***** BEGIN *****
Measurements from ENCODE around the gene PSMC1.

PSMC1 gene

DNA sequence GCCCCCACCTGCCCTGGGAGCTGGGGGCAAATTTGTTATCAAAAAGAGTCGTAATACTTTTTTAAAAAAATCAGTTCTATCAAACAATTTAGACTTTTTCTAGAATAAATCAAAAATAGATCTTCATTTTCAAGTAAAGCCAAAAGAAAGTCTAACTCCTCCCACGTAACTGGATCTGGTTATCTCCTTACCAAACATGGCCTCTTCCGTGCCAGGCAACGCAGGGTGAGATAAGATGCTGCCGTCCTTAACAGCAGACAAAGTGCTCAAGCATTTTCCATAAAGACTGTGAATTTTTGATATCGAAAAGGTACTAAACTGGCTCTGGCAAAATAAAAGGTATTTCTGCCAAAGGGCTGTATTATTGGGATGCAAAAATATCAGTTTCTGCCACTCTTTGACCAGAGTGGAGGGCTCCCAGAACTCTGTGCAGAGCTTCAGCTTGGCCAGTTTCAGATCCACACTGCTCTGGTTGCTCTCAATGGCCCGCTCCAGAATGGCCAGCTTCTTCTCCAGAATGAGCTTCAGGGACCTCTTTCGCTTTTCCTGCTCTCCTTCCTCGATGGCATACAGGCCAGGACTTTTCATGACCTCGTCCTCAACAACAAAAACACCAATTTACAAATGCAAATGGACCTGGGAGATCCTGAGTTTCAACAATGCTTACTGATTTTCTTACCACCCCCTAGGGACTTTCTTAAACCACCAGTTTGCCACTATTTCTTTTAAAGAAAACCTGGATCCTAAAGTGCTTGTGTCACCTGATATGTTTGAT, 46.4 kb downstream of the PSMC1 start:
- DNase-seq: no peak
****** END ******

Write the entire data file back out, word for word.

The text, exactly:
Measurements from ENCODE around the gene PSMC1.

PSMC1 gene

DNA sequence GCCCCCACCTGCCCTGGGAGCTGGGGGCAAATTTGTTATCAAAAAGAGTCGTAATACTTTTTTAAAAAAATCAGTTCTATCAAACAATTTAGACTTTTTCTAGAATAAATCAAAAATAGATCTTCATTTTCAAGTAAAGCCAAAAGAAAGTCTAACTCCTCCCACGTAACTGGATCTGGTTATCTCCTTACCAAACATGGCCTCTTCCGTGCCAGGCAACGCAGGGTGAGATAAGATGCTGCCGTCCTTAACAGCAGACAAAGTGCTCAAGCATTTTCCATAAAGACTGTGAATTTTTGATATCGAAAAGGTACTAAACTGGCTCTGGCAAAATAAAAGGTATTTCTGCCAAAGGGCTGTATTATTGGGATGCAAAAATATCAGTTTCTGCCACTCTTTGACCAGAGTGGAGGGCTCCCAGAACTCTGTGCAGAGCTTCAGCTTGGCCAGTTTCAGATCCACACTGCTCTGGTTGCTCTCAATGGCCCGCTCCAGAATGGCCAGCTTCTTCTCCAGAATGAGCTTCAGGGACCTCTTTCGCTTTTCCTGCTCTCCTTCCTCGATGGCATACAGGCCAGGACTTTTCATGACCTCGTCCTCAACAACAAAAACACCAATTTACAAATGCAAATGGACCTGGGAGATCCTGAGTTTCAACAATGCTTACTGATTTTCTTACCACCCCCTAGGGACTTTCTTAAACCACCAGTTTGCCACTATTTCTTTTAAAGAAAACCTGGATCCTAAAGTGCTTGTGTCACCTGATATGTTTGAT, 46.4 kb downstream of the PSMC1 start:
- DNase-seq: no peak